Kristin Chenoweth is A Little Bit Wicked and whole lotta fun
I've watched Kristin Chenoweth raise the roof on a concert hall, blow the doors off a Broadway theater, and melt a movie camera, but Monday night on Jay Leno to plug her memoir A Little Bit Wicked, she accomplished her most astonishing feat to date: she made the Snuggie look good. My homegirl has a penchant for late night infomercial shopping, so I wasn't surprised to see her in the voluminous red blanket-robe-Druid-ceremonial-costume thing that's been advertised lately.
Gotta love her.
No, I mean it. To know this woman is to love her. Not a vindictive bone in her body, generous to a fault, funny, smart, and a phenomenal, classically trained performer completely dedicated to the hard-working work of art. Always willing to give up glamour in favor of a good laugh. She's a diva, no doubt, but she doesn't take herself too seriously, and I've never seen her be rude or impatient with any of the many fans who approach her on the streets of New York, where she's a highly visible Broadway demi-goddess. My objective as her memoir guru was to capture her delightful voice so readers could enjoy hanging out with her as much as I have.
So far, buzz is good, including this item in Express Night Out that captured her spiritual side:
COOTER, HOO HOO and Georgia O'Keefe. Those are a few of the terms that Kristin Chenoweth uses for her vagina in her new memoir, A Little Bit Wicked: Life, Love, and Faith in Stages. And that's really about as wicked as the book ever gets; not surprising really, considering she's a squeaky-clean, God-fearing lass from the Bible Belt state of Oklahoma... Throughout the book, Chenoweth manages to speak of her faith in God in a way that's not cloying or preachy. She's candid about her views of homosexuality. Her appearance on Pat Robertson's ultra-conservative talk show "The 700 Club," "urging the Christian community to be more open-minded, loving, and inclusive," angered many of her gay and Christian fans alike, and Chenoweth is genuinely surprised and saddened by the results: boycotts of her shows and albums were called for from both sides and she was fired from a stint on the Women of Faith tour.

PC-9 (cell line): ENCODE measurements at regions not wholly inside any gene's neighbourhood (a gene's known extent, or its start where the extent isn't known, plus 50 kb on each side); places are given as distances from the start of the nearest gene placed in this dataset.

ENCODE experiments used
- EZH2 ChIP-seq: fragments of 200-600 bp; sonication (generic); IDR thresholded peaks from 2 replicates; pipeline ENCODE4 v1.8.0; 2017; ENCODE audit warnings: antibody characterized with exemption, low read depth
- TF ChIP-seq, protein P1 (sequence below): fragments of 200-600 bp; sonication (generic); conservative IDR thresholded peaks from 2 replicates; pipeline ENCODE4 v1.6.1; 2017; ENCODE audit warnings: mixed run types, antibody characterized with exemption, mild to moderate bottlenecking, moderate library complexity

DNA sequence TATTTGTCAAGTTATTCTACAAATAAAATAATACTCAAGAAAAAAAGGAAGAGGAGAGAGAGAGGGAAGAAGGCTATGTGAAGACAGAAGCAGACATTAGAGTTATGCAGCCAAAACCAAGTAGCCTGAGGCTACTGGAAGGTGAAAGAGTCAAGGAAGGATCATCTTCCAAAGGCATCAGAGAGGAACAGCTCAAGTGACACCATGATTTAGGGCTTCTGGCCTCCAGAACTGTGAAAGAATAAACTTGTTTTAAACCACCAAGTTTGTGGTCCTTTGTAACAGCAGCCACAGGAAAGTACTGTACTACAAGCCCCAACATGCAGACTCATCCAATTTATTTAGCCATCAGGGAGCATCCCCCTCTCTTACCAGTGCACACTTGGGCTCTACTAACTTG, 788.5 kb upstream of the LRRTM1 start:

The first week we worked together, Kristin and I had a long conversation about that and other smackdowns she's sustained because of her open support for gay marriage, which actually goes well with her unapologetic old-time religion. (Kind of like the way she carried off Jimmy Choo slingbacks with a Snuggie.) When we parted, I sent her home with a little English assignment: "Questions for God When I Meet Him." A few queries on Kristin's list:
Who killed JonBenét? And does she pretty much own the pageant circuit up here?
Why is forgiveness so dang hard?
Why is slapstick so dang funny?
Who is the sadistic genius behind cellulite? Lord, please tell me you did not have anything to do with that.
Does restless legs syndrome actually exist? And is there something about it that compels the person to sit in the front row?
Why would someone go to all the trouble it takes to be a serial killer? Is there always some kind of Sweeney Todd backstory?
Where are the mates to most of my socks?
Does sugar cause cancer? And if not, what does?
Does sugar cure cancer? And if not, what does?
Why do so many people find homosexuality scarier than war?
What if you made it so that hate would cause hemorrhoids? Just an idea.
For the full list (along with Advice for Actors from Cool Aunt Kristin, recipes for White Trash Cookies and Chenolicious No Calorie Left Behind Pie, a guest appearance by the amazing Aaron Sorkin, and a great story about coming of age on Broadway) hitch a ride to the bookstore in the handiest magic bubble and hook up a copy of A Little Bit Wicked: Life, Love, and Faith in Stages Kristin's book tour includes appearances on Good Morning America and The View this week and events in New York, Philly, and her native OK. Catch her if you can!